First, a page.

One of the federal officers who participated in the arrest of Mohammad Amawi in Jordan in February, 2006, testified in U.S. District Court Wednesday about the interview and evidence collected.
Special Agent Steven Gubanich spent much of the morning testifying about the files found on the computer drives and discs provided by Mr. Amawi to the government s confidential informant, Darren Griffin.
Mr. Amawi, 28, has duel American and Jordanian citizenship and was with family overseas at the time of his arrest on several terrorism-related charges. Mr. Amawi, Marwan El-Hindi, 45, and Wassim Mazloum, 26, are each charged with conspiring to kill or injure people in the Middle East including U.S. troops serving in Iraq as well as providing "support and resources" to terrorists.
Using a chart made up by the FBI to catalogue the files downloaded by Mr. Amawi, Agent Gubanich testified about the numerous files depicting "improvised explosive attacks and rocket attacks and missile attacks" as well as multiple training sessions, including weapons training and self-defense techniques.
"There were a variety of shooting and improvised explosive attacks as well as some executions," Agent Gubanich said.
As part of his direct examination by federal prosecutors, Agent Gubanich testified finding files that showed how to create an explosive material called "black powder," how to create a rudimentary detonating device, as well as the 29-minute video that showed how to create and detonate a bomb vest video.
Prior to the testimony, Judge James Carr reminded the jury of nine men and seven women including four alternates that the evidence about what was found on discs given to Mr. Griffin by Mr. Amawi could only be considered as evidence pertaining to Mr. Amawi and not the other two defendants.
Agent Gubanich will face additional questions including inquiries by the team of defense attorneys Wednesday afternoon.
(From earlier editions of toledoblade.com)
By ERICA BLAKE
BLADE STAFF WRITER
In his initial interview with members of the area's Joint Terrorism Task Force, Marwan El-Hindi denied recruiting, training, or planning for violent jihad overseas.
Special Agent Charles Holloway from the Sandusky office of the FBI provided that testimony in U.S. District Court yesterday as the 10th witness in the government's case against three local men charged with terrorism-related crimes.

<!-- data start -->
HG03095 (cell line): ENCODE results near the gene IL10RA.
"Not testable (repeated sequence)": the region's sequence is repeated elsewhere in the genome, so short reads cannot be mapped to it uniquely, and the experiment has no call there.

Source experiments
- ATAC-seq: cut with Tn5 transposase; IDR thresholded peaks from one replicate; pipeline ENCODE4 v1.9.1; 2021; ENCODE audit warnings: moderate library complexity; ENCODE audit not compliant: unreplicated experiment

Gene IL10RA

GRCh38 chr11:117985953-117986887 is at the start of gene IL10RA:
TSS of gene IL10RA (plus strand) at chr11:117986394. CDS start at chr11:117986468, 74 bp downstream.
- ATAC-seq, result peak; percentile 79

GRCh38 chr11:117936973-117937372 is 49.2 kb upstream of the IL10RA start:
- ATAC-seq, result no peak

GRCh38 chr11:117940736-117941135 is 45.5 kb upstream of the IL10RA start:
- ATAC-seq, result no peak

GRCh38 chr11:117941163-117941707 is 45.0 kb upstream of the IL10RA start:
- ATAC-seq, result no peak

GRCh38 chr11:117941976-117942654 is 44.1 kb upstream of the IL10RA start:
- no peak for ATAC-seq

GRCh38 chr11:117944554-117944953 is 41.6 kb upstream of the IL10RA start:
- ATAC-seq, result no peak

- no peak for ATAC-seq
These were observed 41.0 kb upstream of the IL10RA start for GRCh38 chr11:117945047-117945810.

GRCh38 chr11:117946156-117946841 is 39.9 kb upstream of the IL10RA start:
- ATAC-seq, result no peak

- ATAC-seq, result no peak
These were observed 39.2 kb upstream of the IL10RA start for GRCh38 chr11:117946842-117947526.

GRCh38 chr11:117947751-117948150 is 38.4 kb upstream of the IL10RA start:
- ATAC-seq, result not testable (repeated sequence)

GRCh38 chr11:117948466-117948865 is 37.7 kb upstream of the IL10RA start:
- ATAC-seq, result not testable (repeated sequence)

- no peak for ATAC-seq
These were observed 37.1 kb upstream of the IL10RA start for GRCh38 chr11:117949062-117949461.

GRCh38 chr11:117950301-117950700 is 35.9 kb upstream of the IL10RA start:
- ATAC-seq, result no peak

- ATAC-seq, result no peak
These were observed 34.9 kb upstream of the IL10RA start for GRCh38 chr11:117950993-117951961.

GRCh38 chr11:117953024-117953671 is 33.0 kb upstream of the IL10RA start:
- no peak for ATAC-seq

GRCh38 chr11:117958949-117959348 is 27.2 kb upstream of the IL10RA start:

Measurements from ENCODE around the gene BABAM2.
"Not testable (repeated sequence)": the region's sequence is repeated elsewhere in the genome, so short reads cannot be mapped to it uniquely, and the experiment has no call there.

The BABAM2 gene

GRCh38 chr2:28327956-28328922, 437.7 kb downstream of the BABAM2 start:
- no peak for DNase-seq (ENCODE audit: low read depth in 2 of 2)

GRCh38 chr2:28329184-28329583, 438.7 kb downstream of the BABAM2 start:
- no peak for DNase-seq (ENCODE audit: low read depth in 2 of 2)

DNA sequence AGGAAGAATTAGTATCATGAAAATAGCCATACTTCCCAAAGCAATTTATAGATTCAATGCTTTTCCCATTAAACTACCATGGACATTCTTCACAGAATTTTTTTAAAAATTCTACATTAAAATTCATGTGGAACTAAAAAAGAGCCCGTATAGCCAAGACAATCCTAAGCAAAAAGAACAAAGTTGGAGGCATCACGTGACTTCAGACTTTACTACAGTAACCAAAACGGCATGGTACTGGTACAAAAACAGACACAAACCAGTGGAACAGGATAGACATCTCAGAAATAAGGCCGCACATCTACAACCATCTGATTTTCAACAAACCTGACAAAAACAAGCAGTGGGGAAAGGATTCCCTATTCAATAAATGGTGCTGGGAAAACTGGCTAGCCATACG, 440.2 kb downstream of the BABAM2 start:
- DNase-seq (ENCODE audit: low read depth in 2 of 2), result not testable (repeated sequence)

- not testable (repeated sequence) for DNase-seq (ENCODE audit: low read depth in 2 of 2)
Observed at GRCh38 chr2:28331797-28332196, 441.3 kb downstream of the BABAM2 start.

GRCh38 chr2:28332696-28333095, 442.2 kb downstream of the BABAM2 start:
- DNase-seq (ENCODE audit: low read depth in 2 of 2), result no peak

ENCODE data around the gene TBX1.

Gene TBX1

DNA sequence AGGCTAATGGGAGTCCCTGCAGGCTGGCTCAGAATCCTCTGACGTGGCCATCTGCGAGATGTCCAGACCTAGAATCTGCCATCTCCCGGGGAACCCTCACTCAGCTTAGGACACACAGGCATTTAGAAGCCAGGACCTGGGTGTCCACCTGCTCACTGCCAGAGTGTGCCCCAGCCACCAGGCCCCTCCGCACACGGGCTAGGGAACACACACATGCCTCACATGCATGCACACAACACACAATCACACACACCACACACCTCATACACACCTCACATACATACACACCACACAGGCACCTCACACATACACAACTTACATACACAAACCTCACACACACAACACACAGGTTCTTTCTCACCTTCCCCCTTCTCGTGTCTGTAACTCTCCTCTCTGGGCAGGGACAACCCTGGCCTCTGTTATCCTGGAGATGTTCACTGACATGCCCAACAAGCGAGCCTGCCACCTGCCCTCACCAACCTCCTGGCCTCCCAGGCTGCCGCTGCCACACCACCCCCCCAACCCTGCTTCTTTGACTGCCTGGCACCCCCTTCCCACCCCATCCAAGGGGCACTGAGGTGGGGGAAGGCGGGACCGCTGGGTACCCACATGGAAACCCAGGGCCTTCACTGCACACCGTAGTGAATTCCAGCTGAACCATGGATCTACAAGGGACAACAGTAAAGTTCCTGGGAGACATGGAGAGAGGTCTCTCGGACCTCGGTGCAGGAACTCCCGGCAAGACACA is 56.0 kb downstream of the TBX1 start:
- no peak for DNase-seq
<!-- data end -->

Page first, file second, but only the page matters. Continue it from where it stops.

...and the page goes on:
Mr. Holloway testified that Mr. El-Hindi was interviewed by three members of the task force over a period of about 3 1/2 hours on Feb. 19, 2006. He said Mr. El-Hindi was advised of the nature of the charges and after he was given about 10 minutes to pray - as he requested - he was interviewed about allegations that he conspired to kill, maim, or injure U.S. soldiers overseas.
Mr. El-Hindi, 45, Mohammad Amawi, 28, and Wassim Mazloum, 26, are charged with planning to wage holy war using skills they learned on the Internet. Mr. Amawi and Mr. El-Hindi also are charged with distributing information regarding explosives.
Among the questions Mr. El-Hindi was asked during the interview was whether he ever discussed violent jihad, had downloaded training material from the Internet, and had ever discussed going to Iraq.
Agent Holloway testified yesterday that Mr. El-Hindi denied involvement in each.
"He specifically indicated that there were no discussions between [himself and Mr. Amawi] about traveling to Iraq," Mr. Holloway said, adding that Mr. El-Hindi said there were no discussions about firearms training, roadside bombs, tactical issues, or explosives.
During the last 17 days of trial - mostly dominated by the testimony of the government's confidential informant, Darren Griffin - the government has presented recorded evidence of the three defendants talking about the political situation in Iraq and the desire to train. Mr. El-Hindi was also charged with downloading an e-mail that showed a pictorial sequence on how to place and detonate a roadside bomb.
Steve Hartman, representing Mr. El-Hindi, questioned Agent Holloway about whether the lengthy interview was recorded. Agent Holloway said it was not, and that it was not unusual for them not to be.
Also testifying was a retired FBI agent once in charge of Darren Griffin's activities as a confidential informant for the government. Retired Special Agent William Radcliffe testified about Mr. Griffin's instructions to "meet certain subjects" in "different locations." He admitted that the government, through Mr. Griffin, was "attempting to find out if there were individuals out there looking to train."
The 16 members of the jury - 12 trial jurors and four alternates - heard only a half-day of testimony yesterday in what is expected to be a three-month trial. The government is expected to call its 12th witness today.
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